Really. Your article even states that books interpret the photo differently. Interpretation implies that no one knows for sure.
How ever ranger interprets the photo I am sure will be nice.
Well, duh, different books make different interpretations.... You really haven't got out much if you don't know that. There is a very big difference between the good books, that do the right research, and the poor ones, that high any old artist with no historic background to make color template profiles.
As for the supposedly 'bare-metal' finish on Kurt Gabler's 'red 8', let us just say that extensive areas of the airframe have been sanded back either to the natural metal or the primer. However 'bare metal' is probably not the right phrase to describe this finish - this was a standard camouflaged machine with a 'stripped-down' (sanded) finish for an extra turn of speed - there are still large areas of paint over the airframe ! Exactly how much is difficult to say looking at the photos - certainly the wing roots and even the leading edges of the (starboard) wing appear to have paint on them. Gabler never actually stated that his machine had been stripped back to the metal, nor do the authors of the JG300 book - I believe that this was merely an assumption from the publisher/profile artist (Tullis) based on the photos - obviously a great 'subject' for a decal sheet and it certainly makes for a striking looking model! For what its worth, there is another interpretation altogether in the French edition of Lorant's JG 300 book illustrated by Claes Sundin which shows the aircraft in a primer-type finish, far from the shiny, glittering metal that most modellers love to portray this aircraft in. (See link below) Note the close-up of the tail and rudder in the photo above - if that is 'metallic' then it has a rather dull 'alloy' look to it - it doesn't appear to be 'shiny' metal. A handful of machines like this with a 'sanded-down' finish were deployed by JG 300 principally in an effort to try and catch RAF Mosquitoes, a type that the Jagdwaffe found almost impossible to shoot down. Gabler got one in June 1944, a downing he describes in the book...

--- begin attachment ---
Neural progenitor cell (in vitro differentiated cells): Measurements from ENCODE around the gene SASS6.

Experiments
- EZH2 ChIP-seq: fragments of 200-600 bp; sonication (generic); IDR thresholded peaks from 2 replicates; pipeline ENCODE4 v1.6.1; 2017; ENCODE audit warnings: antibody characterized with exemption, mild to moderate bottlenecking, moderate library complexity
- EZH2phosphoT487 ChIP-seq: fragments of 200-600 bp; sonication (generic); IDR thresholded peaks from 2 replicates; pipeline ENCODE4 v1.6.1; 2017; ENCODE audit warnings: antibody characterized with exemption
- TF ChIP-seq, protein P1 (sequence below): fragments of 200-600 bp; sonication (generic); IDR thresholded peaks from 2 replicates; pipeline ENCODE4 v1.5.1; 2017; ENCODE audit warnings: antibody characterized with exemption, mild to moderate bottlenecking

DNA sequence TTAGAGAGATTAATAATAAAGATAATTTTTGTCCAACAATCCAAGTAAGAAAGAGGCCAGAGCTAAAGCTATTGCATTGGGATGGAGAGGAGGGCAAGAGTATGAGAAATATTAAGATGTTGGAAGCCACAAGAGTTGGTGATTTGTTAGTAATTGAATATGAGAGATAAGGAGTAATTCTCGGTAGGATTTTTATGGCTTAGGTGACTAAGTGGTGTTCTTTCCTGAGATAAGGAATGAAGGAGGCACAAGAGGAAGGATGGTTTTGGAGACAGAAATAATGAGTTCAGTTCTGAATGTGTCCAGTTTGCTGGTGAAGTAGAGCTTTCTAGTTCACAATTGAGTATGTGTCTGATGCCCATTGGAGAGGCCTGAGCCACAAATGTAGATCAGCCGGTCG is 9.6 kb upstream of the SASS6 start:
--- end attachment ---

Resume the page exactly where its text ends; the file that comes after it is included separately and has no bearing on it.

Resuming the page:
It's pretty clear that the well researched sources are showing this is NOT a shiny bare metal finish aircraft. However, if Ranger makes it so, it will be a travesty of history. About the same historic accuracy as our "black" P-38 we had for years. Or the "blue" P-51s perpetuated by many poor sources.
There is a right way and a wrong way. It's not just up to interpretation. There is plenty of leeway, yes, but you can still get it wrong.